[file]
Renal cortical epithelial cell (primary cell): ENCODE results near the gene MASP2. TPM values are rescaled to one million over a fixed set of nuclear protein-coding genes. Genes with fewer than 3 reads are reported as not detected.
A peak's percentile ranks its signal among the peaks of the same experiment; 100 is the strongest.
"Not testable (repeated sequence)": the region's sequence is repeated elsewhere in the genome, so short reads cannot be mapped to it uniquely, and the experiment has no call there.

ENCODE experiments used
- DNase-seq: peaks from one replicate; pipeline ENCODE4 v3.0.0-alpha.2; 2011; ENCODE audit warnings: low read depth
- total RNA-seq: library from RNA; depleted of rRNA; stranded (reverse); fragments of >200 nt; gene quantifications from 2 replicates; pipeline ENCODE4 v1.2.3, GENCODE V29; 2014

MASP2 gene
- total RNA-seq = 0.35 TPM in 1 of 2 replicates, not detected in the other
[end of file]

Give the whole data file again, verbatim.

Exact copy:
Renal cortical epithelial cell (primary cell): ENCODE results near the gene MASP2. TPM values are rescaled to one million over a fixed set of nuclear protein-coding genes. Genes with fewer than 3 reads are reported as not detected.
A peak's percentile ranks its signal among the peaks of the same experiment; 100 is the strongest.
"Not testable (repeated sequence)": the region's sequence is repeated elsewhere in the genome, so short reads cannot be mapped to it uniquely, and the experiment has no call there.

ENCODE experiments used
- DNase-seq: peaks from one replicate; pipeline ENCODE4 v3.0.0-alpha.2; 2011; ENCODE audit warnings: low read depth
- total RNA-seq: library from RNA; depleted of rRNA; stranded (reverse); fragments of >200 nt; gene quantifications from 2 replicates; pipeline ENCODE4 v1.2.3, GENCODE V29; 2014

MASP2 gene
- total RNA-seq = 0.35 TPM in 1 of 2 replicates, not detected in the other